Umno will defend Islam from ‘secularisation’ attempts, says Muyhiddin

Muhyiddin said the threat of liberalism and secularism has caused uneasiness among the Malays who feel the ideologies could cripple the Muslim faith if not contained. — Picture by Choo Choy May
Muhyiddin said the threat of liberalism and secularism has caused uneasiness among the Malays who feel the ideologies could cripple the Muslim faith if not contained. — Picture by Choo Choy May

KUALA LUMPUR, Nov 25 — Umno deputy president Tan Sri Muhyiddin Yassin today warned of a global trend to “secularise” and “liberalise” Islam by using human rights as a façade and said the party would fight to stem the rise of such “threats”.

Speaking at the opening of the party’s Wanita and Youth general assembly here, Muhyiddin said the threat of liberalism and secularism has caused unease among the Malays who feel the ideologies could cripple the Muslim faith if not contained.

“There is a global trend to secularise Islam... in the context of Umno’s struggle, this is a challenge that we have never encountered before. 

“Previously, we faced pressure from PAS to show who is more Islamic, but now, we are in a post-modern era that views religion as an obstacle to human freedom. In today’s reality, we are racing to show who is more liberal, not who is more Islamic,” Muhyiddin said in his opening speech.

Muhyiddin said one example of liberalism’s growing threat to Islam is an article by London-based current affairs weekly The Economist that suggested those who oppose same-sex marriage as archaic.

He then pointed out that the article described those who accepted same-sex marriage as “the great leap forward”, saying this was part of their idea of human rights and equality.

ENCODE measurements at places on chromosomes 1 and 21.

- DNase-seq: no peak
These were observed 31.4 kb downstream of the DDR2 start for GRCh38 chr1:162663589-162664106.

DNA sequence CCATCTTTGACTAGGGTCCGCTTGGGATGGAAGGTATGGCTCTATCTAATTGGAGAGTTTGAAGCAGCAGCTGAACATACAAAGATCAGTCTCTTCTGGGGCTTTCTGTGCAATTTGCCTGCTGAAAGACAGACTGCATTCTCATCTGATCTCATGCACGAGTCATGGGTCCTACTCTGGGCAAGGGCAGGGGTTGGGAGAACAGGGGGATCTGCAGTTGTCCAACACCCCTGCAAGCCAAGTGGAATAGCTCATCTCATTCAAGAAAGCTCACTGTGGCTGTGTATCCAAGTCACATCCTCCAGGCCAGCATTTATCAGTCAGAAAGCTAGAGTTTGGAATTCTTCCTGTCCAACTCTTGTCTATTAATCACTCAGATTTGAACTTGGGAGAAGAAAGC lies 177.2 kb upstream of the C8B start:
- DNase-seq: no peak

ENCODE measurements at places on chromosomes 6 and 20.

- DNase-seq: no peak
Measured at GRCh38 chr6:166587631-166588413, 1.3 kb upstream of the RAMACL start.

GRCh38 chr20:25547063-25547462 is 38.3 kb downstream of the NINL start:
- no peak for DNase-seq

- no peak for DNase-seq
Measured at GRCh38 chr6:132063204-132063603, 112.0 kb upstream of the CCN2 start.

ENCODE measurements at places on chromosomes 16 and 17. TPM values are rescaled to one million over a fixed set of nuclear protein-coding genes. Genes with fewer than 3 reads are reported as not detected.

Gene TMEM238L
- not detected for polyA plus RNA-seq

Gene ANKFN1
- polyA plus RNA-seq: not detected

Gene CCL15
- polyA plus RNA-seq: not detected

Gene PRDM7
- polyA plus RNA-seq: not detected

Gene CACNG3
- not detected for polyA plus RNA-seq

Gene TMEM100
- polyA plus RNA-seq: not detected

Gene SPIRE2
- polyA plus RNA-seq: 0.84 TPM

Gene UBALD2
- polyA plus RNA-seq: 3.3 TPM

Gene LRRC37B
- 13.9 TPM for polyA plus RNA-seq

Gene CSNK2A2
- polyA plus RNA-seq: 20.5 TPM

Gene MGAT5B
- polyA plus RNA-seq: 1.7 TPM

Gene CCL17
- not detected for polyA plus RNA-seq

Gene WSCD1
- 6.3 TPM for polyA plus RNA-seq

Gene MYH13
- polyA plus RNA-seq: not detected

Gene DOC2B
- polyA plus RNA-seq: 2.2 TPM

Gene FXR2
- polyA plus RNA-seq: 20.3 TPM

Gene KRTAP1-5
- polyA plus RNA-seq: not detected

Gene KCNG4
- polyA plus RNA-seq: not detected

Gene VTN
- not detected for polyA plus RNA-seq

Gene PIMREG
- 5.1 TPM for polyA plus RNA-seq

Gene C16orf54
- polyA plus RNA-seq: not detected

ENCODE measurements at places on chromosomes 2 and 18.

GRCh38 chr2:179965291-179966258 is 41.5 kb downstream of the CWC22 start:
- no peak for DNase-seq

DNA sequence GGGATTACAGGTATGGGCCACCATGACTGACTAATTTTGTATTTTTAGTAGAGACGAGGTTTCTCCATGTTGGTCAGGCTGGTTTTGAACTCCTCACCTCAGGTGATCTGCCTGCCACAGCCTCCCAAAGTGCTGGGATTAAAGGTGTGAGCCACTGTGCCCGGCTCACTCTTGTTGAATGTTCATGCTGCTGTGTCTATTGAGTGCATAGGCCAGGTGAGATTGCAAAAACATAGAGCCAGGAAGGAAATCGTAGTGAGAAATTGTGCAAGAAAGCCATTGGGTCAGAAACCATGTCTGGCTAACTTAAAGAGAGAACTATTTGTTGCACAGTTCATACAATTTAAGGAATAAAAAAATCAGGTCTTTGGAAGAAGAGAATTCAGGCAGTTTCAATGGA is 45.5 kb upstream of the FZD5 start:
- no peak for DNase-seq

“And this trend has caused great unease among Muslims,” Muhyiddin said.

The Umno deputy president went on to say defending Islam has been a part of the party’s core struggle, noting that its constitution clearly stated that, among others, Umno was established to defend and propagate Islam.

Muhyiddin, however, said the party could no longer uphold and protect Islam from the threats of secularism and liberalism by taking to the streets and lodging police reports.

“Instead, we must increase the dialogue, presentation and discourse on human rights and freedom from the perspective of Islam and also how to counter threats to its existence.

“We must fight the trend of the secularisation of religion through the strength of our faith and sharpness of our minds, not by being emotional,” he said.

Often vaguely defined, liberalism and pluralism have become the catchphrases used by Islamic authorities to target ideologies, organisations and individuals that depart from the sanctioned religious narrative.

Malaysia’s religious authorities have long derided liberalism and pluralism, with Friday sermons nationwide claiming a conspiracy by “enemies of Islam” to manipulate Muslims through ideas like secularism, socialism, feminism and positivism, in addition to the two aforementioned concepts.

Recently, the Selangor Fatwa Committee issued a religious edict against Sisters in Islam (SIS), declaring that the Muslim women’s rights group had deviated from Islam because it was purportedly promoting liberalism and religious pluralism — concepts that the conservative committee has yet to identify.

SIS has since filed for a judicial review of the fatwa that was gazetted last July in Selangor, triggering backlash from the Malay-Muslim community.

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